The number of people tested positive with COVID-19 has increased steeply soon after the country organized its General Elections in its Sabah state on Sept. 26. Two weeks had not even passed since the elections were organized and Malaysia has already recorded 691 new COVID-19 cases on Oct. 6. Out of the total people being tested positive with COVID-19, 219 among them live in the Sabah state.
Malaysian Prime Minister Muhyiddin Yasin said that this happened because the implementation of the Malaysian Elections Commission’s standard operational procedure in anticipating the spread of COVID-19 during the elections cycle did not go according to plans. Yasin opined that there were more than just a few candidates who did not comply with health protocols, such maintaining the safe physical six-foot barriers from other people.
Many people have indicated that the general elections have also triggered the emergence of new cases in other states than Sabah. Many people actually believe that the rising number of COVID-19 cases found in the Selangor, Kuala Lumpur and Trengganu states actually has something to do with the candidates from these states traveling to Sabah to conduct their political campaigns.
Malaysian Health Minister Noor Hisham Abdullah stated that since Sept. 20, the country had recorded 235 new COVID-19 positive cases associated with candidates who traveled to Sabah to conduct their political campaigns.
To prevent a second wave outbreak in Malaysia, the country’s government has already prohibited people to travel from Sabah to the Malaysian peninsula, Sarawak and the Labuan federal region. The new prohibition was announced on Oct. 12 and it applies until Oct. 25.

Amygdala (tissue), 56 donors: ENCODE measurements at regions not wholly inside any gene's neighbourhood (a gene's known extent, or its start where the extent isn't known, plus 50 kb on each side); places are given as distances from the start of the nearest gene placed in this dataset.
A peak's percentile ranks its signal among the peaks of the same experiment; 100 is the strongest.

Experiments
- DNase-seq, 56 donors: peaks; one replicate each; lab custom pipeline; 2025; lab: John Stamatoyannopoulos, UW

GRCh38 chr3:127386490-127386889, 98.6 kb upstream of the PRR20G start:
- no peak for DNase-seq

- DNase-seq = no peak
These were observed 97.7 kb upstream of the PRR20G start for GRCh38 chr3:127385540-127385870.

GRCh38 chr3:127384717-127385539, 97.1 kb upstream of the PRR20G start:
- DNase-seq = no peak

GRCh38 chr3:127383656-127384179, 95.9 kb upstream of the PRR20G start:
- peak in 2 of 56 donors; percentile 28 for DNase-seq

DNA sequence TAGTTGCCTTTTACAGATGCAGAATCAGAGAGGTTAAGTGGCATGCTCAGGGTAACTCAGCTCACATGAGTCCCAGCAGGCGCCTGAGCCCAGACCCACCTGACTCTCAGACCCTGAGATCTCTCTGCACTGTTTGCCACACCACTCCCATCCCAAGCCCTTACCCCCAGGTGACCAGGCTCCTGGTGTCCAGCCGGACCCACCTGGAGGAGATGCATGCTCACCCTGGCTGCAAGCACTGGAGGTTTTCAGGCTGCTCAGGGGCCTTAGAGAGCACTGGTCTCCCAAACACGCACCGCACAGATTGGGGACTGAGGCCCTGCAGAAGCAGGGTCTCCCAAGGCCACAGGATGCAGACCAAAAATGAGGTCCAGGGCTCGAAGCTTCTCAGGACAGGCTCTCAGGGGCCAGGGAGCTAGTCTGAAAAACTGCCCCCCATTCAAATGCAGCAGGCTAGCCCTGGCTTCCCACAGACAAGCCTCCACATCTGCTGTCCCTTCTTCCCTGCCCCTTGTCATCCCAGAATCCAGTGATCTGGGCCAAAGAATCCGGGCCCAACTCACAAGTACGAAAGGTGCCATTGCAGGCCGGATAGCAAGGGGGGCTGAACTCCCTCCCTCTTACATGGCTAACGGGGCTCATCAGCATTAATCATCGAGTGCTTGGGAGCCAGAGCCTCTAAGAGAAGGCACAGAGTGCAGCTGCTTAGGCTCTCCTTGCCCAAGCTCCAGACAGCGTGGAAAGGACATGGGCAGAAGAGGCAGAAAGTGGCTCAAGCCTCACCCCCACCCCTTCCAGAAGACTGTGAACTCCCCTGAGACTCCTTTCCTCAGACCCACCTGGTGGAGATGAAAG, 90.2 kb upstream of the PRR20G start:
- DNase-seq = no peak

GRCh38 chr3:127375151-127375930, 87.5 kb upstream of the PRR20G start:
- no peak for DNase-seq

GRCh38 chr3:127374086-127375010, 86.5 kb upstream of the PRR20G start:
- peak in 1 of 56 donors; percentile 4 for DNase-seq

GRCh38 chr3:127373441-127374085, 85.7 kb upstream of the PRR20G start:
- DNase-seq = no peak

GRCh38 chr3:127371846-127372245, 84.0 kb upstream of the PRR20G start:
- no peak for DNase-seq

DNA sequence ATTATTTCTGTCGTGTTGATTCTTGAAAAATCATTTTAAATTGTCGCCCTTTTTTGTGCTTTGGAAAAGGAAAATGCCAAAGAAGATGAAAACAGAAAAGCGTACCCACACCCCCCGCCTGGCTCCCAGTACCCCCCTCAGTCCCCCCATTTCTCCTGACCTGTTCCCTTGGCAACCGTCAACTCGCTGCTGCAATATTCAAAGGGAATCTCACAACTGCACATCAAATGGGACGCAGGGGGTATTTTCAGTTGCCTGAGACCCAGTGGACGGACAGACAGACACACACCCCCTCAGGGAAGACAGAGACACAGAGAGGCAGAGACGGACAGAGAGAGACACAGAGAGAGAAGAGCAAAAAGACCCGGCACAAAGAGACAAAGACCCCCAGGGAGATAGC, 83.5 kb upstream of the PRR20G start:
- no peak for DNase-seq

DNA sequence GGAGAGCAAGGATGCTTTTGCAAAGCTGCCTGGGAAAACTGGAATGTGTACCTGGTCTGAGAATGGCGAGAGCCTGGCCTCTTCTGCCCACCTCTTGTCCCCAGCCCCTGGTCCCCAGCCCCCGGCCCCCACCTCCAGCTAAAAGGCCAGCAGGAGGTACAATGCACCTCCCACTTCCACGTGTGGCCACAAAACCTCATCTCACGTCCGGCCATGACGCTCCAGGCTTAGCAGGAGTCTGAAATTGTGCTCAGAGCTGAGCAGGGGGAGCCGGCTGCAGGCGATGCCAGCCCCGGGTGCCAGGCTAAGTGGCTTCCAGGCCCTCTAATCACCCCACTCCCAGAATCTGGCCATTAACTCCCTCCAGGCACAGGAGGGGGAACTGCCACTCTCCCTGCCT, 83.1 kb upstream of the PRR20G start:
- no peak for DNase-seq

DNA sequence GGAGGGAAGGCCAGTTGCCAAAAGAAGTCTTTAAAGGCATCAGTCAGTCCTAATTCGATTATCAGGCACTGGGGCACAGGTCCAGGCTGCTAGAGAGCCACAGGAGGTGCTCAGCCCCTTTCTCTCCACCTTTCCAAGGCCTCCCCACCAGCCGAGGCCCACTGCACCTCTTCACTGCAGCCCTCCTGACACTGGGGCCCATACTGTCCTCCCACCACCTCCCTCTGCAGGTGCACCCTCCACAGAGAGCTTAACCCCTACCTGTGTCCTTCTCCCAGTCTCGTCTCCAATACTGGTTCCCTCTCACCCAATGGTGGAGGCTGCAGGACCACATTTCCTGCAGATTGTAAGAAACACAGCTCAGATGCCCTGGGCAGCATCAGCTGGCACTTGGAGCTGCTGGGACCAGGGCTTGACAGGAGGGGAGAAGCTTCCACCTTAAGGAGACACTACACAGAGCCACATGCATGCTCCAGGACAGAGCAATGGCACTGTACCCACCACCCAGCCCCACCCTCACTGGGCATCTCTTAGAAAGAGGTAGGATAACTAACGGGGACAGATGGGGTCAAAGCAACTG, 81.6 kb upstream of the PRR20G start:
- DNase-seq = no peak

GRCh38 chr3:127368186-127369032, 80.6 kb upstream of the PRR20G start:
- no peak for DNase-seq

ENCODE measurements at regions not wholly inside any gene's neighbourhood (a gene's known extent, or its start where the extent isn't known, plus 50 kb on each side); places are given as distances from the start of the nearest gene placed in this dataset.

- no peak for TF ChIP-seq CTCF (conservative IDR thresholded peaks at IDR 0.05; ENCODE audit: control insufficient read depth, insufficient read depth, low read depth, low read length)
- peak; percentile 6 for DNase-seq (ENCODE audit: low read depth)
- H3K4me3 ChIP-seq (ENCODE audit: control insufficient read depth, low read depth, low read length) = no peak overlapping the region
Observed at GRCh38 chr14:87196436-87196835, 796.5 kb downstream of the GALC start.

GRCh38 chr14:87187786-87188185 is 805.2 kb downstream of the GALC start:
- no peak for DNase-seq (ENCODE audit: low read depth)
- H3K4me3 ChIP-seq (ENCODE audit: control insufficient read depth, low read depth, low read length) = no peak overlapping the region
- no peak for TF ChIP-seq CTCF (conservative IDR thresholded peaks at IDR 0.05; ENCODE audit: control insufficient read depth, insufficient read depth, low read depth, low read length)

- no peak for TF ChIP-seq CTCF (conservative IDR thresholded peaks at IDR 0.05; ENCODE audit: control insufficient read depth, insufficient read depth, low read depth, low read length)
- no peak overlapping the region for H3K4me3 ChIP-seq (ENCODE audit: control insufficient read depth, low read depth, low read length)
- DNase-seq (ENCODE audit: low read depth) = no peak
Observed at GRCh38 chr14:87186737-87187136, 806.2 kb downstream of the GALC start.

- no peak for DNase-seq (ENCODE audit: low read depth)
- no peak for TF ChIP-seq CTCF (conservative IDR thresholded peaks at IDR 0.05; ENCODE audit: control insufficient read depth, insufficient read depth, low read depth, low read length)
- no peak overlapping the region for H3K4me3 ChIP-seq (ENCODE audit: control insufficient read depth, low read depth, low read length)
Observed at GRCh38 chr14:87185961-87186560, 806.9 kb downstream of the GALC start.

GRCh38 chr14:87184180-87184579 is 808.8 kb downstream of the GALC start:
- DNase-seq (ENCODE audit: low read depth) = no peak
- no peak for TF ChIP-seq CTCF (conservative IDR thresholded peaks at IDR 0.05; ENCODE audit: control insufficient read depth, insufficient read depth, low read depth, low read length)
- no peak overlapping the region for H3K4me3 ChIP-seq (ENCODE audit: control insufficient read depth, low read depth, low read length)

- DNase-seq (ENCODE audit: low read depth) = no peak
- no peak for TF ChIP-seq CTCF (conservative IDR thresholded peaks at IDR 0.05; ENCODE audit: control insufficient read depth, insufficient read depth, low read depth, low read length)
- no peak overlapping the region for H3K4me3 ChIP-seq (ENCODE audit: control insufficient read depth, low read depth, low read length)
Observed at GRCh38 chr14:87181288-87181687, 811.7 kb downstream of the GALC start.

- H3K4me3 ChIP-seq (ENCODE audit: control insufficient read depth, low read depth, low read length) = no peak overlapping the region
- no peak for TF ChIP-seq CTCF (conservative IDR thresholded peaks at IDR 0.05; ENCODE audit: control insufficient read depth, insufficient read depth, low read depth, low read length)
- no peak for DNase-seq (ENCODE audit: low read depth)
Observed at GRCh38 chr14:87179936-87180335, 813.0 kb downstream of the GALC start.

Besides Malaysia, a number of other Southeast Asian countries are also slated to organize their general elections near the end of this year. Among them are: Myanmar, which will conduct the elections on Nov. 8 and Indonesia on Dec. 9.
The elections cycle in both countries have entered the campaign period. Yet, more than just a few candidates in both countries have already violated the health protocols in place.
Indonesian Elections Supervisory Body (Bawaslu), for instance, has recorded 243 violations committed during the regional head candidate registration process. Meanwhile, during the campaign period, the Bawaslu found an additional 237 health protocols violations out of 9,189 campaign activities held across 59 regencies and cities in Indonesia.
Therefore, the Indonesian General Elections Commission (KPU) has decided to issue various new regulations to make elections-related health protocols stricter. For instance, the KPU asks candidates to prioritize online campaigns amid COVID-19.
KPU commissioner Viryan Azis said that candidates were still allowed to conduct face-to-face, live campaigns, but they have to restrict the number of participants to no more than 50 people. In addition to that, participants are also mandated to observe the one-meter physical distancing protocol.
“Unfortunately, we haven’t been able to maximize online campaigns because most candidates are still trapped in the traditional campaigning mindset,” Viryan said in a discussion called Vulnerable Spots of the Regional Elections during the Pandemic on Oct. 8.
Regardless, KPU cannot completely rule out face-to-face campaign activities. The Law No. 10/2016 on Regional Leader Elections still allows face-to-face campaign activities. This is why, in the KPU Regulation No. 13/2020 on regional elections during the pandemic, the commission could only prohibit general meetings, arts and cultural shows, sports events, casual walks, competitions, social events as well as party anniversary celebration.